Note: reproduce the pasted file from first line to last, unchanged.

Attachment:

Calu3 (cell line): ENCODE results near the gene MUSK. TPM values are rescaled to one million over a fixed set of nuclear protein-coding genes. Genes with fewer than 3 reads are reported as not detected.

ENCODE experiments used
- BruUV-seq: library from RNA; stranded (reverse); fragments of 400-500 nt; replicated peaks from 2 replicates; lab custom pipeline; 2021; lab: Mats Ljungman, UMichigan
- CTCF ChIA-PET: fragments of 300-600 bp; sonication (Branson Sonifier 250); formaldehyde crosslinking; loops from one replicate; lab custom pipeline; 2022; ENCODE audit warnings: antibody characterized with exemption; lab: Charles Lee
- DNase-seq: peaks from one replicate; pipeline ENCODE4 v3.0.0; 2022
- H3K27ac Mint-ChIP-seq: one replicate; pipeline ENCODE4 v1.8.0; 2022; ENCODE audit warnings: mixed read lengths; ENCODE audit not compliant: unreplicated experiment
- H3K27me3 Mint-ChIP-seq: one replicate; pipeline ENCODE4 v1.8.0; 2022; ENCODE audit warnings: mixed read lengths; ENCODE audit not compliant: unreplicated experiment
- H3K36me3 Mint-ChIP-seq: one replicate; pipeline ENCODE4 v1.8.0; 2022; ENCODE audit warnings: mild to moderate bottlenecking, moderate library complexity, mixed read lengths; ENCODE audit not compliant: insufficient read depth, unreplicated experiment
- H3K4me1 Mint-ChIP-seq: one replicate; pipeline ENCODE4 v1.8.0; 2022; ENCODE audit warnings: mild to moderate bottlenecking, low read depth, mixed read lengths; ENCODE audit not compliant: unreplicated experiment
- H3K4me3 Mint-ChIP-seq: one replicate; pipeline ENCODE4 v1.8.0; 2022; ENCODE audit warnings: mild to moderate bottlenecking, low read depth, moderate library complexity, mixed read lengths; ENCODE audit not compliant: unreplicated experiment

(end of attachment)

Calu3 (cell line): ENCODE results near the gene MUSK. TPM values are rescaled to one million over a fixed set of nuclear protein-coding genes. Genes with fewer than 3 reads are reported as not detected.

ENCODE experiments used
- BruUV-seq: library from RNA; stranded (reverse); fragments of 400-500 nt; replicated peaks from 2 replicates; lab custom pipeline; 2021; lab: Mats Ljungman, UMichigan
- CTCF ChIA-PET: fragments of 300-600 bp; sonication (Branson Sonifier 250); formaldehyde crosslinking; loops from one replicate; lab custom pipeline; 2022; ENCODE audit warnings: antibody characterized with exemption; lab: Charles Lee
- DNase-seq: peaks from one replicate; pipeline ENCODE4 v3.0.0; 2022
- H3K27ac Mint-ChIP-seq: one replicate; pipeline ENCODE4 v1.8.0; 2022; ENCODE audit warnings: mixed read lengths; ENCODE audit not compliant: unreplicated experiment
- H3K27me3 Mint-ChIP-seq: one replicate; pipeline ENCODE4 v1.8.0; 2022; ENCODE audit warnings: mixed read lengths; ENCODE audit not compliant: unreplicated experiment
- H3K36me3 Mint-ChIP-seq: one replicate; pipeline ENCODE4 v1.8.0; 2022; ENCODE audit warnings: mild to moderate bottlenecking, moderate library complexity, mixed read lengths; ENCODE audit not compliant: insufficient read depth, unreplicated experiment
- H3K4me1 Mint-ChIP-seq: one replicate; pipeline ENCODE4 v1.8.0; 2022; ENCODE audit warnings: mild to moderate bottlenecking, low read depth, mixed read lengths; ENCODE audit not compliant: unreplicated experiment
- H3K4me3 Mint-ChIP-seq: one replicate; pipeline ENCODE4 v1.8.0; 2022; ENCODE audit warnings: mild to moderate bottlenecking, low read depth, moderate library complexity, mixed read lengths; ENCODE audit not compliant: unreplicated experiment